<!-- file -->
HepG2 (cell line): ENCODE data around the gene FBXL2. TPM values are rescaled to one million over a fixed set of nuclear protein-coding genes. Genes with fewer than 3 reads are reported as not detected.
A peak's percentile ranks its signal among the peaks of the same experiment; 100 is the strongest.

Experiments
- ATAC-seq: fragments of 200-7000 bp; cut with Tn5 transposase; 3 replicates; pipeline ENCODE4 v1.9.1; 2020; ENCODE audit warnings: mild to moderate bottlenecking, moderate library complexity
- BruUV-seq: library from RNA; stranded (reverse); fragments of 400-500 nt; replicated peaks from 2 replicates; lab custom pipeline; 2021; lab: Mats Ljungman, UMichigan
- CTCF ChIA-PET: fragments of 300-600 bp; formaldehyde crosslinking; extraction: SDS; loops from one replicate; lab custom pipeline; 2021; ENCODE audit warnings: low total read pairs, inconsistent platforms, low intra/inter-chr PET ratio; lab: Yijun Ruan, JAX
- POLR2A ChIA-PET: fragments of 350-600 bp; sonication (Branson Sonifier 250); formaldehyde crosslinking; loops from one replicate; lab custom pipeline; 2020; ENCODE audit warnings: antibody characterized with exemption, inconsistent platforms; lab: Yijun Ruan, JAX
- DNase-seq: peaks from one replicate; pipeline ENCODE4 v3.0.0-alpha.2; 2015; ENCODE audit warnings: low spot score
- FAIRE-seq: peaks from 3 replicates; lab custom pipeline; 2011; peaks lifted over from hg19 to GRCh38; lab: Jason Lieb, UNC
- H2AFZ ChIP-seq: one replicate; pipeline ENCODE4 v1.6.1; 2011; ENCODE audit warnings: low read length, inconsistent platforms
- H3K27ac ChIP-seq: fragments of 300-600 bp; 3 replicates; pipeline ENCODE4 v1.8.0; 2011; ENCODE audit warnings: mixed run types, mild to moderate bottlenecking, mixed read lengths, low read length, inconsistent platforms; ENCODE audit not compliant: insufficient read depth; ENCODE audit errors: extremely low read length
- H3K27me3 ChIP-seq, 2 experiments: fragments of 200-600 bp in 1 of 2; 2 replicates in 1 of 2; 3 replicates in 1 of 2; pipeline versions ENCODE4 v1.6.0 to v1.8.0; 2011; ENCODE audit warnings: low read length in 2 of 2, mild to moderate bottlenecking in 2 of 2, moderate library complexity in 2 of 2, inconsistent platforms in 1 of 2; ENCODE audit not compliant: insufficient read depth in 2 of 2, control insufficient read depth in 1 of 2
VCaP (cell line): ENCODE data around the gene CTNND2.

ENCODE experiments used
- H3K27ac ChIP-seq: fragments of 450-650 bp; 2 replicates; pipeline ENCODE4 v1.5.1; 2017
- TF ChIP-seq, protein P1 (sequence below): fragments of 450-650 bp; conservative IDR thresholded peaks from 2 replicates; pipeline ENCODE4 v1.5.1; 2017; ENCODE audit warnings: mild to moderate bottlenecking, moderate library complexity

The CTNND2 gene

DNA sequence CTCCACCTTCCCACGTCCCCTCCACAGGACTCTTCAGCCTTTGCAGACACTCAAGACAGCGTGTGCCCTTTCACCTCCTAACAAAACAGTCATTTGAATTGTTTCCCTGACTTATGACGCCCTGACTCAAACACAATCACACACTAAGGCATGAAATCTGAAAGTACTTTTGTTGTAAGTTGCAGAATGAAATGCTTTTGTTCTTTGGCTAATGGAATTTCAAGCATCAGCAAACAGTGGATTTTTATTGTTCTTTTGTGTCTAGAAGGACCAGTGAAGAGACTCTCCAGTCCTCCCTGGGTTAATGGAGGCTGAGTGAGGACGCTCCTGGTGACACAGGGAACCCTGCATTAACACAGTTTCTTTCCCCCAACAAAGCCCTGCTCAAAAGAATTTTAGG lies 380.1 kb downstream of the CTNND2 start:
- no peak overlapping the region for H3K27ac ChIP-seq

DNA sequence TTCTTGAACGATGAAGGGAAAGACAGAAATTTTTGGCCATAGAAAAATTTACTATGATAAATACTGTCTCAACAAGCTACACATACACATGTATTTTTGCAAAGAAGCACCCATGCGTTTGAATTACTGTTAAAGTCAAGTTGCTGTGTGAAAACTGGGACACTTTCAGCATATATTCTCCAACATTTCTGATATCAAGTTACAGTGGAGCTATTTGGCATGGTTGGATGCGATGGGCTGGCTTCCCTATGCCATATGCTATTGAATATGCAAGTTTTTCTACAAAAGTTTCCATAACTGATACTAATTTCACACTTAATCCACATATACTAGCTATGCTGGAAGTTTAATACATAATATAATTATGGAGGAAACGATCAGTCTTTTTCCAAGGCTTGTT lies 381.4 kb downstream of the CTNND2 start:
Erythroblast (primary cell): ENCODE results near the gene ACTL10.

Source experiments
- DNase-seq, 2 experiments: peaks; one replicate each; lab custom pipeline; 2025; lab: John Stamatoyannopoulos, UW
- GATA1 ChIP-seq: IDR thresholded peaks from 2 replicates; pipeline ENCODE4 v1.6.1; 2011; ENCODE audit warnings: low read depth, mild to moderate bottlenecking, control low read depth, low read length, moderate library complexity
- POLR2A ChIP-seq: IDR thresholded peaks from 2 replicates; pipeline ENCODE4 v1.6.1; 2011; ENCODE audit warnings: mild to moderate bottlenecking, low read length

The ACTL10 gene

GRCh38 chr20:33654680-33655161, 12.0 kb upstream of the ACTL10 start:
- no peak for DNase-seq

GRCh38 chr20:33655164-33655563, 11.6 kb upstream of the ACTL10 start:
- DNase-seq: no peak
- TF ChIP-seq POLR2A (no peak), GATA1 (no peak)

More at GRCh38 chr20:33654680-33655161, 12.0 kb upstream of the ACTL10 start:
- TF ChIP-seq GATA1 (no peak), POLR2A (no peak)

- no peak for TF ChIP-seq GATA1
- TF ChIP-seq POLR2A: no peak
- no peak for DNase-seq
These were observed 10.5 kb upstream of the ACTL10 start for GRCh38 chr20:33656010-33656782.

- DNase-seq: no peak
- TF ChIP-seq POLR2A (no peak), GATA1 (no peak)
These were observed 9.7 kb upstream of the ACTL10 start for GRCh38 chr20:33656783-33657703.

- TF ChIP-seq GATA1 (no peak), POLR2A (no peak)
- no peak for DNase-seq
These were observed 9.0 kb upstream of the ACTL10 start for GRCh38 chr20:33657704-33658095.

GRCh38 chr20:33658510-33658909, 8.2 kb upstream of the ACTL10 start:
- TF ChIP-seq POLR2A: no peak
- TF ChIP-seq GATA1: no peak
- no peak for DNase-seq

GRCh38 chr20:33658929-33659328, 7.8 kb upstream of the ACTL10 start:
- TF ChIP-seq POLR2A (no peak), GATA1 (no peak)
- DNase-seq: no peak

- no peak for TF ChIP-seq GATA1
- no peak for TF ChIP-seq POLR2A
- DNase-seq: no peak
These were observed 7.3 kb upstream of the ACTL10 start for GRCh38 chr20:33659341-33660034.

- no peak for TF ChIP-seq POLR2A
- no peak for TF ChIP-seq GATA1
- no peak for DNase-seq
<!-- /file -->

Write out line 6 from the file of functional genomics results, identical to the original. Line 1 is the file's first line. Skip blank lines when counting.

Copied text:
- CTCF ChIA-PET: fragments of 300-600 bp; formaldehyde crosslinking; extraction: SDS; loops from one replicate; lab custom pipeline; 2021; ENCODE audit warnings: low total read pairs, inconsistent platforms, low intra/inter-chr PET ratio; lab: Yijun Ruan, JAX